Actions can be scheduled, or they can be tied to a specific event. Scheduled actions are useful when you want a task to occur on a regular basis. Events are most useful if you want to base a task on something specific happening in Qualtrics – e.g., sending an email or making a ticket based on how a respondent filled out a survey. In that example, the survey submission would be the event, and the email or the ticket would be the task carried out.
Examples of Scheduled Actions
Examples of Event-Based Actions
To create a scheduled action, click Create an action, and select Scheduled.
Click select frequency to determine when the scheduled action will take place. Your options are:
- Daily, at a specific time.
- Weekly, on a particular day, at a particular time.
- Monthly, on a particular date, at a particular time.
“Events” occur in Qualtrics (or other places) and cause an action to start. To create an event-based action, click Create an action, and select Event-Based.
Many events can be used to start an action workflow. The selected event will determine what kinds of conditions can be applied to the action. You can use the search bar at the top of the window to easily search available events. See below for a brief explanation of each event type.
When creating an event-based action, you can add conditions to determine more specifically when the action should fire. For example, you may not want to send an email to managers about every survey response submitted, but you may want to let them know when the customer indicated low satisfaction. Conditions are built by creating logic statements that use information from the chosen event.
- All or Any:
- All conditions must be met. Think of this as all the statements in the condition being linked by “And.”
- Any condition can be met. Think of this as all the statements in the condition being linked by “Or.”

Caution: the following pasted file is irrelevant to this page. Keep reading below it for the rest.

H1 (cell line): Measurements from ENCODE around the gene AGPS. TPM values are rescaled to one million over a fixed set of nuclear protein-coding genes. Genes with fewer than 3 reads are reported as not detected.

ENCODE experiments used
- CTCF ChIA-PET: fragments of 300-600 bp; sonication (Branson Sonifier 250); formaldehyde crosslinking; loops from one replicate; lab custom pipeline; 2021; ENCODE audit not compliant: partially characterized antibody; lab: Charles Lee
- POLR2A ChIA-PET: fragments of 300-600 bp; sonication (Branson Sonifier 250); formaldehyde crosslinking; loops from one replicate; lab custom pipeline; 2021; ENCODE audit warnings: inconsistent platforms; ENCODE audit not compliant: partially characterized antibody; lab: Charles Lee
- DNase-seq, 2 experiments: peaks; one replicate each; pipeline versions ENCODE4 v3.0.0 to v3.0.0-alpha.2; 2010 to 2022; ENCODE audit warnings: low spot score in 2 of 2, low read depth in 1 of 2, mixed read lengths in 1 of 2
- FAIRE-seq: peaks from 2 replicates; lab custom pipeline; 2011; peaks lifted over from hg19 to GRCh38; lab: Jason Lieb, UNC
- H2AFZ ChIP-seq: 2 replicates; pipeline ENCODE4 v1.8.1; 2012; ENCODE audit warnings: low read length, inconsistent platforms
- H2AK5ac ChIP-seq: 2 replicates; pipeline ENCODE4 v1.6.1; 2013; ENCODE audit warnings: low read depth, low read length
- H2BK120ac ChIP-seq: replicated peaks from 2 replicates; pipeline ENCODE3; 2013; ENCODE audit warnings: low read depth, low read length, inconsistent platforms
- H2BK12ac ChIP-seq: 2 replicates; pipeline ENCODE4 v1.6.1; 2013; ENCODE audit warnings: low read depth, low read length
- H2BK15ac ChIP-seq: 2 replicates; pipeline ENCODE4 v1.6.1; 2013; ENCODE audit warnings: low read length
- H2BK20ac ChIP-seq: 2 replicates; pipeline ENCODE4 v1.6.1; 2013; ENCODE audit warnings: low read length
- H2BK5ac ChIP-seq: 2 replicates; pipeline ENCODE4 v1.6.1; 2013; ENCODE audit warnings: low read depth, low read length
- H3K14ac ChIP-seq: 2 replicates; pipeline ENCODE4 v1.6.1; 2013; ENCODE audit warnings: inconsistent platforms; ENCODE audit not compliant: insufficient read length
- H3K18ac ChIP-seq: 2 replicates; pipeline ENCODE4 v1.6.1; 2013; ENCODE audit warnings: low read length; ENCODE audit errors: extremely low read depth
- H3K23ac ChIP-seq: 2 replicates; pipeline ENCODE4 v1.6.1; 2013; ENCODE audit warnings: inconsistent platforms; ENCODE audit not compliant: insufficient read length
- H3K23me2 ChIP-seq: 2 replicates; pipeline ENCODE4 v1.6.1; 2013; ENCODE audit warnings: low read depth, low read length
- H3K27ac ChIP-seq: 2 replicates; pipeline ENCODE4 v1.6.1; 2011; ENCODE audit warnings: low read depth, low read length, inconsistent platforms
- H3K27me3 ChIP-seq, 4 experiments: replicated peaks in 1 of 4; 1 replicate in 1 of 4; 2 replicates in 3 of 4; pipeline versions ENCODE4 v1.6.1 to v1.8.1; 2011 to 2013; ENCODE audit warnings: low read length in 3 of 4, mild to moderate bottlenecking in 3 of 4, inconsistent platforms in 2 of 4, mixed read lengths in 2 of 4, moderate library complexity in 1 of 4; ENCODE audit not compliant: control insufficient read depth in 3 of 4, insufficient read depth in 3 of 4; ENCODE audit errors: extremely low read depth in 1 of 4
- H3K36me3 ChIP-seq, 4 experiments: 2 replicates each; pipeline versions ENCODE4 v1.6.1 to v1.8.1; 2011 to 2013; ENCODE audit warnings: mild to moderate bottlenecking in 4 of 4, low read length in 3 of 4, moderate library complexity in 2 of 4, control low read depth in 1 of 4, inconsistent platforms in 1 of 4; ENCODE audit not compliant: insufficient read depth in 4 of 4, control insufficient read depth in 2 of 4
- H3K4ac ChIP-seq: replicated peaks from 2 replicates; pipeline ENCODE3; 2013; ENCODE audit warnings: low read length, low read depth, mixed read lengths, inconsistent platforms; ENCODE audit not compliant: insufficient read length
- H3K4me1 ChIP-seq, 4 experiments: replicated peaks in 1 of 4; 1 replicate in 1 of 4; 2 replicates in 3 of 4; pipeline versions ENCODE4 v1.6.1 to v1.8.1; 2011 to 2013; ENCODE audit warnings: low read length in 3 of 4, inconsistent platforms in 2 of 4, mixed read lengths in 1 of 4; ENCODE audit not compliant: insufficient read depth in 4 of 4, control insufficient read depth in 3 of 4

- Condition Type: This varies based on the event you chose. For example, if your action is based off survey responses, then your conditions can be based on question answers, embedded data, or quotas from that survey.
- Field: The specific field you are filtering by (e.g., Q1 – How would you rate the ease or difficulty of navigating this website?).
- Choice: The specific answer, response, value, etc. that you want to match (e.g., Extremely easy, Detractor, etc.).
- Operator: How you want to match the value you set (e.g., Selected / Not Selected, Displayed / Not Displayed, etc.).
To walk through the process of creating conditions for an action, complete the step-by-step below.
- In this example, a ticket is created when a Detractor is identified using the NPS question in our survey.
Qtip: Net Promoter® Score, or NPS, is a customer satisfaction metric on an 11 point scale. Unhappy detractors are grouped from 0-6. Passives are grouped between 7-8 and Promoters between 9-10. Learn more on the Net Promoter® Score page.
- Create an action or select an existing action. Make sure it is an event-based action.
- Select your event. Here, we chose the survey response event and specified that the action should happen if a response is created.
- Click Add conditions.
- Decide if Any or All conditions must be met.
- Click Condition.
- Pick your condition type. In this example, we chose “Question.”
- Choose a field. In this case, we chose Q2 because it’s our NPS question.
- Choose a value. Here, “Is Detractor” has been selected, which automatically includes anyone who responded with the 0-6 on an 11 point scale.
- Select an operator (e.g., True / False, etc.).
- Repeat steps 5-9 as needed to add additional conditions.
- To add additional condition sets, click condition group. More on how to use these at the linked page. See also Nesting Logic for more complex conditions.
- When finished, click Done Editing.
- Create an action or select an existing action. Make sure it is an event-based action.
You can add up to 5 tasks per action to follow-up on your research and survey responses. Each task type is capable of solving an array of problems. You can use the search bar at the top to search your available tasks. Here are just a few examples:
- Tickets Task: NPS Detractors could trigger high-priority support tickets.
- Email Task: Student queries could trigger emails to instructors for help.